Asda price match

Source: Bryan Roberts / IGD

Asda was the first supermarket to match both Aldi and Lidl

Loyalty cards work. They are here to stay, and their sophistication can only be good news for shoppers.

When the forthcoming CMA report on loyalty pricing is published, I’m sure it will follow the usual protocol: find a clean bill of health, with a couple of follow-up recommendations to make it look like the report was worth the money. These token issues will then be irresponsibly magnified and echoed across the news media, creating negativity around retail and food. Only Aldi will be relaxed, because it doesn’t yet have a loyalty card.

I would much rather the CMA exposed the genuinely tricksy practice of Tesco and Sainsbury’s removing items from their Aldi Price Match when Aldi lowers the price further to belie their claim. Proving they are unable to truly match any price, they drop the product, then maintain their price-matched product count by adding another, less hot potato.

Instead, the CMA is more likely to follow Which? criticism that loyalty clubs could drive food waste by introducing total spend incentives. However, in my view, these staged incremental incentives are necessary to drive loyalty.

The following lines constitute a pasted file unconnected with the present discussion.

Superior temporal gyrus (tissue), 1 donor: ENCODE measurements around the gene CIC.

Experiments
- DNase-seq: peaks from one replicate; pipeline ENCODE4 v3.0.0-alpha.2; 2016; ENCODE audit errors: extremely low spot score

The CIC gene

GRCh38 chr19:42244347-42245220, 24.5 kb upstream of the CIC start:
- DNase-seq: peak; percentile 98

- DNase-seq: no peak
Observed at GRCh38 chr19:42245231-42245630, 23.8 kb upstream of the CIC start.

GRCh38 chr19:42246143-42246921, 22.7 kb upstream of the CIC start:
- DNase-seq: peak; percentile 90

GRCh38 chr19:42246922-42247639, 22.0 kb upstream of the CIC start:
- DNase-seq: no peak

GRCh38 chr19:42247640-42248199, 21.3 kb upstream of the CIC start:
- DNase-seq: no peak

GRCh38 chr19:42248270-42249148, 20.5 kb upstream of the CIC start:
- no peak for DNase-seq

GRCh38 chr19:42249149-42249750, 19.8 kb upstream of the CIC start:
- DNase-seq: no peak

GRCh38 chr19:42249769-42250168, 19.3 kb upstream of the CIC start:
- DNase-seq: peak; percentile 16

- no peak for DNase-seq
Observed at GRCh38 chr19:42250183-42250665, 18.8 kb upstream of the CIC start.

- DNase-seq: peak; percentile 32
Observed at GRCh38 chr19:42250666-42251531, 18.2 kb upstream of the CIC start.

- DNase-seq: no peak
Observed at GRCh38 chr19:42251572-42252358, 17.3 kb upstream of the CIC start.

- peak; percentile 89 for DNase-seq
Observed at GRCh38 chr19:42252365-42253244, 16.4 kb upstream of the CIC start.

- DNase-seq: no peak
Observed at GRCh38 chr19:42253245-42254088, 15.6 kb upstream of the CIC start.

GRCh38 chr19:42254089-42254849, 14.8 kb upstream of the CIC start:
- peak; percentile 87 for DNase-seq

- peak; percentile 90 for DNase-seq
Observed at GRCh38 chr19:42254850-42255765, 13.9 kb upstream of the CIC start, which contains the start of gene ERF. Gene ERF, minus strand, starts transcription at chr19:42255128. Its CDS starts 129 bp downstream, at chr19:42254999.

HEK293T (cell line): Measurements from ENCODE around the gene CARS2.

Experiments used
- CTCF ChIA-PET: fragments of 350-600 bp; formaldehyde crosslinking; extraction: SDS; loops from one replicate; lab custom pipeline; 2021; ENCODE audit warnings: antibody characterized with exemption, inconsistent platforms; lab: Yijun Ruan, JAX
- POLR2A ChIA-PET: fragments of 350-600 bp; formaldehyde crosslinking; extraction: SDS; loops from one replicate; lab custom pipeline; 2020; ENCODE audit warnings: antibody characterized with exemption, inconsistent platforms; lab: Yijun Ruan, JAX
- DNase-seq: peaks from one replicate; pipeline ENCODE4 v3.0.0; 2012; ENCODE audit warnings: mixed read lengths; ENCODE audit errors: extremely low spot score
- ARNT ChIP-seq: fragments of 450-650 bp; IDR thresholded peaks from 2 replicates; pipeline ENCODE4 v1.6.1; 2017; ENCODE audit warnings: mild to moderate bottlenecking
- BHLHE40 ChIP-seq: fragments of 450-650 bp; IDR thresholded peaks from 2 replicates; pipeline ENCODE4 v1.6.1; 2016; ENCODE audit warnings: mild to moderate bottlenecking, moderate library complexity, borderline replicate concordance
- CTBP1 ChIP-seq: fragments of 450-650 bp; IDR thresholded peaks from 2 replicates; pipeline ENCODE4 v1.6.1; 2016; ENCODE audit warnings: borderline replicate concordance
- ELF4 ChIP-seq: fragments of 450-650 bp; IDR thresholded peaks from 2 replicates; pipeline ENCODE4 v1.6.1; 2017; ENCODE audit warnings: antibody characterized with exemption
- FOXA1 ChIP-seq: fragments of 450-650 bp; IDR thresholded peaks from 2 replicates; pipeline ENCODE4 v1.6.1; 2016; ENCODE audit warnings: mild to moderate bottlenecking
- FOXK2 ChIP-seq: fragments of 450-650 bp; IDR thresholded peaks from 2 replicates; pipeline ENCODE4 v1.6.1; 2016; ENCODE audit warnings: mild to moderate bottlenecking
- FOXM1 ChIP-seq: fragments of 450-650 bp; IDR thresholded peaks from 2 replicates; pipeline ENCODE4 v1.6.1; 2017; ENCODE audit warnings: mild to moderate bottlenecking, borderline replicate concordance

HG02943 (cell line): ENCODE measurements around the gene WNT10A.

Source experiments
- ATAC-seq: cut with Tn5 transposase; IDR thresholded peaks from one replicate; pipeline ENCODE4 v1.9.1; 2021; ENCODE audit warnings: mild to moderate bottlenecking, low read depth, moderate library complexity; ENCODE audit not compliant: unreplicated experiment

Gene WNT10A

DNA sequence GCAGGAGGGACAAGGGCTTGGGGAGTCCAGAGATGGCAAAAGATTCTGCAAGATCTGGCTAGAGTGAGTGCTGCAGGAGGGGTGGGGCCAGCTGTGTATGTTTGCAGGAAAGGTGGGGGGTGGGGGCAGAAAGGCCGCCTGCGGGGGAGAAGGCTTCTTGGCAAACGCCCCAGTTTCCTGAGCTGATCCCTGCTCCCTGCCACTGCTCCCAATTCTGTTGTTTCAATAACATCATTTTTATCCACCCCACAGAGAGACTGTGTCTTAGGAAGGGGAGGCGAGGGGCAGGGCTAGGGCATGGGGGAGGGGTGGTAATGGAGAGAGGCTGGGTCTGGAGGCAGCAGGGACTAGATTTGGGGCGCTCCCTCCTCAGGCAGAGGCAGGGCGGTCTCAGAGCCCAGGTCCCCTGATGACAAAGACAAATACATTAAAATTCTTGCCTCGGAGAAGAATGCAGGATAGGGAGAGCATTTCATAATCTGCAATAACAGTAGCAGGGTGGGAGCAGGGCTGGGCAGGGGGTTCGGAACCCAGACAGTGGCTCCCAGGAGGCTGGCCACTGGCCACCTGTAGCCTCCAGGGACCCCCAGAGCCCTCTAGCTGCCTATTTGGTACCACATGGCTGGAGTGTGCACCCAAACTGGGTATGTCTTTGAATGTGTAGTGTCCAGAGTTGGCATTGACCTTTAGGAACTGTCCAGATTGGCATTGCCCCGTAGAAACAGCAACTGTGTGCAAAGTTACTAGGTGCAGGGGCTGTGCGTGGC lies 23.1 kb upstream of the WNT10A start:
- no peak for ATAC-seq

The five-year goal to put all Tesco price promotions through Clubcard was to drive new memberships – and, of course, to collect more complete data. Join in or lose out was the message. And, my goodness, how it has worked. Eighty-two per cent of sales are now made using a Clubcard. The next stage is to keep members loyal, making sure they return more often and spend more. The problem is, other retailers have now copied the member pricing strategy, so the mechanism is no longer one of true loyalty.

The excellent research from The Grocer with Toluna & Harris Interactive showed on average shoppers own three or four loyalty memberships. And although a quarter of shoppers admit they’ve switched more of their shopping to a particular supermarket, another different quarter have increased their promiscuity too. Left untouched, the direction of travel is to drive loyalty down, and retailers cannot allow this.


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It is unsurprising shoppers prefer relevant instant rewards to future discount vouchers, which do genuinely drive loyalty. The Lidl Plus app has got it about right. It offers tiered discount levels for different spend thresholds – £50, £100, £150, and £250 – that offer instant savings and drive collector loyalty. To claim this will drive food waste is an insult to the public.

It’s clear Aldi wants to avoid the complexity of a loyalty strategy, which could lead to higher pricing. Despite its denials, I’m certain it sees a need to move on loyalty cards – not just because of the data, and not even for the loyalty mechanisms, but because it is under the constant threat of Aldi Price Match. It needs the digital flexibility to manage this effectively with shoppers. Pricing surveys, including the Grocer 33, now reflect Aldi Price Match – yet Aldi doesn’t even have an app.

This game needs digital agility. An Aldi app will come soon, I’m sure – and imagine how easy it will be then to expose the bogus price match claims.